On 5th October, right in the middle of Wildlife Week Celebrations 2023, the Conservation Society of Sierra Leone (CSSL) played host to key stakeholders in the conservation sector, including like-minded organisations, government representatives and the media to discuss better partnerships for Wildlife Conservation.

“Wildlife Conservation is key to protect and conserve biodiversity, ensure human health and stabilize ecosystems. When we talk about Wildlife Conservation, we are not only talking about wild animals but everything that is not domesticated. We talk about animals and plants; Flora and Fauna. We have a Wildlife Act in Sierra Leone, but what exactly is it saying about wildlife protection, and is it really enforced? How can we build stronger partnerships to ensure Wildlife Conservation in our country? These are the questions we want to answer today.”

man with glasses speaks into microphone
Edward Sesay, HoP CSSL, during his welcome address at the Conference on Partnerships for Wildlife Conservation.

The statements of podium participants and open discussions unveiled the state of Wildlife Conservation through existing laws as well as gaps and challenges. The 1972 Wildlife Act was reviewed in 2022, but mainly updated fines. It is still stated in the act that the killing of precious species such as the chimpanzee, elephants or others is not reprimanded for with a high fine. “Other countries set high fines for killing of wildlife. In Kenia, for example, people get a life prison sentence OR pay 200,000 US-Dollars when they kill an antelope. This is real wildlife conservation. People will think twice whether it is worth to kill an animal or not when there are high fines,” Bashiru Koroma from the National Tourist Board asserted. Participants saw the urgent need for a review of the entire act, significant increase of fines and the numbers of protected species.

Apart from having strong laws, capacity building, awareness rising, and knowledge campaigns are needed to supplement the Wildlife Act. Harold Williams, representing the media and ENFORAC, emphasized that, “conservationists should collaborate stronger with the youth and local communities. They have to understand the benefits of wildlife conservation. Educate youth and local authorities about the consequences of taking wild animals to the villages and homes… there is need to close the knowledge gap. We need to educate people about the interconnections between health and wildlife conservation.” “Awareness and knowledge are not enough,” added Barbar Turay, a representative from the National Protected Area Authority (NPAA). “Forest guards and other entities that are in charge of protecting wildlife and habitats need to be equipped properly. Knowledge, technical and financial support should be allocated to the respective entities. There is also need for better collaboration between government bodies for clarity of mandates”, he emphasised.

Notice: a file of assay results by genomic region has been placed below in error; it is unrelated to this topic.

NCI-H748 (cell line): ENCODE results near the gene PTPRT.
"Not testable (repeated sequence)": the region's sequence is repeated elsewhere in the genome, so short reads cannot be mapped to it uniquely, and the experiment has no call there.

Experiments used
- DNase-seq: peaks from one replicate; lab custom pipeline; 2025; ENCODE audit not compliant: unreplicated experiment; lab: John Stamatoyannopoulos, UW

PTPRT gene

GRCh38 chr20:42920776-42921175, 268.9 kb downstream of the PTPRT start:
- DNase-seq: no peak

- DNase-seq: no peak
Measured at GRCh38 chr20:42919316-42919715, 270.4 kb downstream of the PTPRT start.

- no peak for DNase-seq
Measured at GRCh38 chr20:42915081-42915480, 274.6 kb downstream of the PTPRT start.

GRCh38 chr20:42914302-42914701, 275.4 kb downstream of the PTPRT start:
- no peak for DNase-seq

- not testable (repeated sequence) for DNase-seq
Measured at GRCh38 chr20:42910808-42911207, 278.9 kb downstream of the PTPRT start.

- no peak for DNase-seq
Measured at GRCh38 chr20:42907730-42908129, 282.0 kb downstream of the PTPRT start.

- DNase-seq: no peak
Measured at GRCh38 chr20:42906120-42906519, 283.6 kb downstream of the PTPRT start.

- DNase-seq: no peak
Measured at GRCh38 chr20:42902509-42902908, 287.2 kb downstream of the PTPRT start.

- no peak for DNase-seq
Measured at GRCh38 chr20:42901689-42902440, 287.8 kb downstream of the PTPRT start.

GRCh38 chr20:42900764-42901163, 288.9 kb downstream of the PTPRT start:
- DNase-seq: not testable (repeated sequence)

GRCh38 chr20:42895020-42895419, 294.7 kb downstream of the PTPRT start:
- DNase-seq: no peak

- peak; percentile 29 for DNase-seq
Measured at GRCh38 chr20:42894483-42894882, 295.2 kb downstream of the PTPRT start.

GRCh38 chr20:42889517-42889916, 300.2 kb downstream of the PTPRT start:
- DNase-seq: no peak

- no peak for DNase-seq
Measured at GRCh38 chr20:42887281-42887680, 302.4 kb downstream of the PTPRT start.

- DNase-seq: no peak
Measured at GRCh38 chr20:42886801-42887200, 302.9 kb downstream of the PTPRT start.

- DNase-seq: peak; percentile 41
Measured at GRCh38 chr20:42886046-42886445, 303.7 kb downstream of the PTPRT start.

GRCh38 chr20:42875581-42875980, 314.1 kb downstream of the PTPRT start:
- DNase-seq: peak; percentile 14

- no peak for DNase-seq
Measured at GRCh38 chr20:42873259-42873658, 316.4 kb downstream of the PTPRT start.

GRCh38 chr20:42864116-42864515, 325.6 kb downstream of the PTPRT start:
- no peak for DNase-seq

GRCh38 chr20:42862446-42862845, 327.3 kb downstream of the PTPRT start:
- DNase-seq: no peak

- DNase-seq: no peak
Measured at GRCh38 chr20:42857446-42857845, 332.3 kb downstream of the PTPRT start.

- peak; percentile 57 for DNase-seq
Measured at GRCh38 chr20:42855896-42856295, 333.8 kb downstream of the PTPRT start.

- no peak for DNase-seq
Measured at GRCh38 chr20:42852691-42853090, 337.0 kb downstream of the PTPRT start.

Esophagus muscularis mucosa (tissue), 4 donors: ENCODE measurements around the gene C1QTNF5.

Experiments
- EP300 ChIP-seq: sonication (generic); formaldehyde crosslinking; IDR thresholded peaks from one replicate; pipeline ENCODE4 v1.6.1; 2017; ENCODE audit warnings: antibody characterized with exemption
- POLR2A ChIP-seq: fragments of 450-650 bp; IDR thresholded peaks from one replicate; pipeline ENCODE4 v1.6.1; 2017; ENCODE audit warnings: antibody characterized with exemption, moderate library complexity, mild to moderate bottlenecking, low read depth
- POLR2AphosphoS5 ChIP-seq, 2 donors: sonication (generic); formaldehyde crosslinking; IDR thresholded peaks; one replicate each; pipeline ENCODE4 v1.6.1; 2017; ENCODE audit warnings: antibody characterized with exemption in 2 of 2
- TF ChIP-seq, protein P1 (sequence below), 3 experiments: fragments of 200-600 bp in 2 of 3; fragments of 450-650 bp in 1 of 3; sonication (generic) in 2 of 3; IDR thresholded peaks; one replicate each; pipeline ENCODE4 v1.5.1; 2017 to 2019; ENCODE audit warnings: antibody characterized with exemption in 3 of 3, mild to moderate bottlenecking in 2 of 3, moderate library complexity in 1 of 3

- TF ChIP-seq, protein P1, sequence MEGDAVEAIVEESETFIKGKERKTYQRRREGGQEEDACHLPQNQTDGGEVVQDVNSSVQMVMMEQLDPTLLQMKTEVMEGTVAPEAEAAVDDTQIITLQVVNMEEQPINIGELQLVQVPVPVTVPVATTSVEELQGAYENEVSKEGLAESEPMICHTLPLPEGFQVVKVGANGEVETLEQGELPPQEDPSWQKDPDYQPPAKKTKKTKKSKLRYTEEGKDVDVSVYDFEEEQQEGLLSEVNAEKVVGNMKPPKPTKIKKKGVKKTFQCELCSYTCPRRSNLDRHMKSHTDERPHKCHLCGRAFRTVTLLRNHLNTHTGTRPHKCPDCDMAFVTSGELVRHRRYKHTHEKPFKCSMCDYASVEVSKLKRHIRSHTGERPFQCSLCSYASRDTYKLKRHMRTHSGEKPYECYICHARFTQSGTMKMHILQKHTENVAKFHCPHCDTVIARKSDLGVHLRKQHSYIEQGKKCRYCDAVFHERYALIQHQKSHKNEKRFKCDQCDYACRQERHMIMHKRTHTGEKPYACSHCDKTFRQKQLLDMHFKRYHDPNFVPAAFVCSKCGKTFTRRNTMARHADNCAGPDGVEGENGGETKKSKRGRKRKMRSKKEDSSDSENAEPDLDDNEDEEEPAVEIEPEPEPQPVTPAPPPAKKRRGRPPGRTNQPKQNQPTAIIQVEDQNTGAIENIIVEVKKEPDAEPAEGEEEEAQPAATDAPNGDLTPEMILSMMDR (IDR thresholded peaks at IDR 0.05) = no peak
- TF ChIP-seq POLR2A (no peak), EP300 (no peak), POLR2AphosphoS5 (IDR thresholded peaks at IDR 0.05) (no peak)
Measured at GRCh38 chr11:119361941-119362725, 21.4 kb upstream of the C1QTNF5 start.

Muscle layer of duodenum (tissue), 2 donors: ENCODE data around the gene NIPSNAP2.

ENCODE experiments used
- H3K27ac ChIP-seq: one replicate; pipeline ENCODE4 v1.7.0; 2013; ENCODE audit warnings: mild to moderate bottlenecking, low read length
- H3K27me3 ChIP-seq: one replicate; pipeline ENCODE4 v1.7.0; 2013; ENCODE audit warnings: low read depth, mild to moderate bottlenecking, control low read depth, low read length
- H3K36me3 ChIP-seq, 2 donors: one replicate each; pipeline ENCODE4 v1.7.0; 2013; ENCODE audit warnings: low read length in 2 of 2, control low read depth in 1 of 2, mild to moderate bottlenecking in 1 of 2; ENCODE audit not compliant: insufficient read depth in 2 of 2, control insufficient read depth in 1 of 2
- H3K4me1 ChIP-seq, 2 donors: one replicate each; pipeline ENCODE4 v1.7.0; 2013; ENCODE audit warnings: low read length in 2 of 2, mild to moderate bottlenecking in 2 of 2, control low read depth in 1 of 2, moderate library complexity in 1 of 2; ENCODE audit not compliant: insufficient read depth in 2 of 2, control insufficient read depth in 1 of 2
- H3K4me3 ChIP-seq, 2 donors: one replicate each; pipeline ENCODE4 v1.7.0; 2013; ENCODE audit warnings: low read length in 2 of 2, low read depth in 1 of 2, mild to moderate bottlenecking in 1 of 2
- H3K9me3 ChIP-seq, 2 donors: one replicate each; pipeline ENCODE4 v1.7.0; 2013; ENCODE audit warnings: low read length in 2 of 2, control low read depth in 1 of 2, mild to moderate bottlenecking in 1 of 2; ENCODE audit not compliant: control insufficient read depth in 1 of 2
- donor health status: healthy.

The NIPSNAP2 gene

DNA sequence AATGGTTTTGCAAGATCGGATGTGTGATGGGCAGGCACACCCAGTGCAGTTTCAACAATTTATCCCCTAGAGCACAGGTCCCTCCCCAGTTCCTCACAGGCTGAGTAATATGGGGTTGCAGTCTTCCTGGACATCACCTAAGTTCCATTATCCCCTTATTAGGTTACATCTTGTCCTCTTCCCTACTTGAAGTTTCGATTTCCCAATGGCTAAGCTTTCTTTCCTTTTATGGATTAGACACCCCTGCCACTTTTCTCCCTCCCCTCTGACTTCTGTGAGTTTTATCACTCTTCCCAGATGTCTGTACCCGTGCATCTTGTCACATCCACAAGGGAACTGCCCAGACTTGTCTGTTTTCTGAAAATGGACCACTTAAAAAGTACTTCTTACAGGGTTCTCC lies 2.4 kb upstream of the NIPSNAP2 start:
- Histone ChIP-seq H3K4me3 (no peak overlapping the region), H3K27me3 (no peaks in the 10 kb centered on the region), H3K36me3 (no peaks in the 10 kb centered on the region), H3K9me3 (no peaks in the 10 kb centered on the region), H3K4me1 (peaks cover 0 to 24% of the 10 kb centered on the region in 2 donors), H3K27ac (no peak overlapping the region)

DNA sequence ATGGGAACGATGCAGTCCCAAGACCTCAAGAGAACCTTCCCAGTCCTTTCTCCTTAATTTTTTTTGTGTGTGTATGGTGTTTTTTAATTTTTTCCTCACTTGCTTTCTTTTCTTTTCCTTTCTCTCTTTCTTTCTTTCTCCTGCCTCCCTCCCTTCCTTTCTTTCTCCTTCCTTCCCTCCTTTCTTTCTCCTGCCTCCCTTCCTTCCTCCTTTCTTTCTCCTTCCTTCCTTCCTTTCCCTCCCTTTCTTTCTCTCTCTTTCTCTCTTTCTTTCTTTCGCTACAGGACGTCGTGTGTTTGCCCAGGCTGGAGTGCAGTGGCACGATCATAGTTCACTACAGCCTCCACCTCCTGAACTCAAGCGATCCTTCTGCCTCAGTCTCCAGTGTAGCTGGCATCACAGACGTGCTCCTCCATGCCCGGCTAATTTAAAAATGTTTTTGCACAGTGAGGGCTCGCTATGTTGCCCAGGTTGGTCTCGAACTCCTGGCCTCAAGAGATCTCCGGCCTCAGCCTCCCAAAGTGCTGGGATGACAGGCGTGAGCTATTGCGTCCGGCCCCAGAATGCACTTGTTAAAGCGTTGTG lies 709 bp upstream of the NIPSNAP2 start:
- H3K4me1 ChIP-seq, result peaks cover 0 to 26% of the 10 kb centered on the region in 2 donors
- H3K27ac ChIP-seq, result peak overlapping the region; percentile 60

These conflicting mandates as some people call them, weaken government’s implementation of the Wildlife Act , while also  discouraging compliance among citizens in the country. Who to contact when you see someone acting against the Wildlife Act? Which government body will take care of captured animals? Is there any line for citizens to contact when they want to report an offense?

To improve wildlife conservation and enable citizens to help to protect our wildlife, knowledge campaigns are needed, an official contact is necessary and every offense against the Wildlife Act has to be pursued and punished with a serious fine or prison sentence.

How can partnerships boost wildlife conservation?

The discussions showed that close collaboration between different government bodies like the Ministry of Lands and the Ministry of Environment and Climate Change are needed to protect habitats of wildlife. In the same moment, partnerships and coordination between government and CSOs can improve knowledge level and awareness of communities and the general public regarding the importance of wildlife conservation for human well-being. For this goal, the media, faith-based organisations, schools and community leaders should be part of strong partnerships for wildlife conservation.

“We need to use the partnerships to get everyone involved. But at the end, we have to bring the responsibility to the institutions in charge and make them responsible for their performance,” mentioned Edward Aruna, Founder and Director of RAP-SL at the conference.

During the conference many gaps and challenges were discussed but – and this is the important part – the focus was on solutions,  partnerships to improve wildlife conservation and a common way forward. CSSL thanks all participants for their open discussions, inputs, sharing of experiences, critical views, and goal-oriented commitments. CSSL will continue to address the gaps and challenges for an improved Wildlife Act in the future and more responsible citizens in the country.

“Wildlife Conservation needs us all. It is not only government, it is not only civil society, it is not only education that is needed. All of us, all institutions, all individuals play their important part to protect our wildlife, our biodiversity and our natural wealth.” Edward Sesay, Head of Programs, CSSL

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